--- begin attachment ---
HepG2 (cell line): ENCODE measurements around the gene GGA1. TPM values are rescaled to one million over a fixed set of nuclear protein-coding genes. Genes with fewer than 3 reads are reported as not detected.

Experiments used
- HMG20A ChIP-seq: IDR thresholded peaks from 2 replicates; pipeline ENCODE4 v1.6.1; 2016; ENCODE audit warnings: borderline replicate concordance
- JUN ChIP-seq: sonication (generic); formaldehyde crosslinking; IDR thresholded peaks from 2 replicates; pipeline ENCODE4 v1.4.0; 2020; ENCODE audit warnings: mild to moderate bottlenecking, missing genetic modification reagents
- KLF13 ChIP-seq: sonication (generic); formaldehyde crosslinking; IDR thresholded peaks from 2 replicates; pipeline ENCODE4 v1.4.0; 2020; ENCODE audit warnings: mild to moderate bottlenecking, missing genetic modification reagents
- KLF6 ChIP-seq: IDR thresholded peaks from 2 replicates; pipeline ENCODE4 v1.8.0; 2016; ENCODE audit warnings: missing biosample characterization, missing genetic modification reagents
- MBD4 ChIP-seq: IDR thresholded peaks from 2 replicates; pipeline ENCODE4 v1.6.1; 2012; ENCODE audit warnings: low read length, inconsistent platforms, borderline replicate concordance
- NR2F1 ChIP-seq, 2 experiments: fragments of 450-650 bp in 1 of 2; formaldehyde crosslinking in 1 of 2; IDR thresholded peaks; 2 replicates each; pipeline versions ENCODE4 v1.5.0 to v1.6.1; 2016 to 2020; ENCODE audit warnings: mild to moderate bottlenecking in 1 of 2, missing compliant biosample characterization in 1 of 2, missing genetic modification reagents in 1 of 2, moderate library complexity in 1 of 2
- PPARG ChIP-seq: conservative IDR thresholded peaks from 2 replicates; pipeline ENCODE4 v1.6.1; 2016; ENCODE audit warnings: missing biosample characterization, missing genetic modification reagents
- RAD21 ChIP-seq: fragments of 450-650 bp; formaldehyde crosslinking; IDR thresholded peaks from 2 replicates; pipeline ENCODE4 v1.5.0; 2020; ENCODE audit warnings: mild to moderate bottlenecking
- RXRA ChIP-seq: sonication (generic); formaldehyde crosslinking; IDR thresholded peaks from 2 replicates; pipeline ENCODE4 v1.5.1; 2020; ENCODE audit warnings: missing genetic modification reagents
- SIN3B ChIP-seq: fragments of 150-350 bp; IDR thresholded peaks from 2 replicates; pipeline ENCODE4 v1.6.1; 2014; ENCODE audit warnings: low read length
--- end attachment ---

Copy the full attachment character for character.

HepG2 (cell line): ENCODE measurements around the gene GGA1. TPM values are rescaled to one million over a fixed set of nuclear protein-coding genes. Genes with fewer than 3 reads are reported as not detected.

Experiments used
- HMG20A ChIP-seq: IDR thresholded peaks from 2 replicates; pipeline ENCODE4 v1.6.1; 2016; ENCODE audit warnings: borderline replicate concordance
- JUN ChIP-seq: sonication (generic); formaldehyde crosslinking; IDR thresholded peaks from 2 replicates; pipeline ENCODE4 v1.4.0; 2020; ENCODE audit warnings: mild to moderate bottlenecking, missing genetic modification reagents
- KLF13 ChIP-seq: sonication (generic); formaldehyde crosslinking; IDR thresholded peaks from 2 replicates; pipeline ENCODE4 v1.4.0; 2020; ENCODE audit warnings: mild to moderate bottlenecking, missing genetic modification reagents
- KLF6 ChIP-seq: IDR thresholded peaks from 2 replicates; pipeline ENCODE4 v1.8.0; 2016; ENCODE audit warnings: missing biosample characterization, missing genetic modification reagents
- MBD4 ChIP-seq: IDR thresholded peaks from 2 replicates; pipeline ENCODE4 v1.6.1; 2012; ENCODE audit warnings: low read length, inconsistent platforms, borderline replicate concordance
- NR2F1 ChIP-seq, 2 experiments: fragments of 450-650 bp in 1 of 2; formaldehyde crosslinking in 1 of 2; IDR thresholded peaks; 2 replicates each; pipeline versions ENCODE4 v1.5.0 to v1.6.1; 2016 to 2020; ENCODE audit warnings: mild to moderate bottlenecking in 1 of 2, missing compliant biosample characterization in 1 of 2, missing genetic modification reagents in 1 of 2, moderate library complexity in 1 of 2
- PPARG ChIP-seq: conservative IDR thresholded peaks from 2 replicates; pipeline ENCODE4 v1.6.1; 2016; ENCODE audit warnings: missing biosample characterization, missing genetic modification reagents
- RAD21 ChIP-seq: fragments of 450-650 bp; formaldehyde crosslinking; IDR thresholded peaks from 2 replicates; pipeline ENCODE4 v1.5.0; 2020; ENCODE audit warnings: mild to moderate bottlenecking
- RXRA ChIP-seq: sonication (generic); formaldehyde crosslinking; IDR thresholded peaks from 2 replicates; pipeline ENCODE4 v1.5.1; 2020; ENCODE audit warnings: missing genetic modification reagents
- SIN3B ChIP-seq: fragments of 150-350 bp; IDR thresholded peaks from 2 replicates; pipeline ENCODE4 v1.6.1; 2014; ENCODE audit warnings: low read length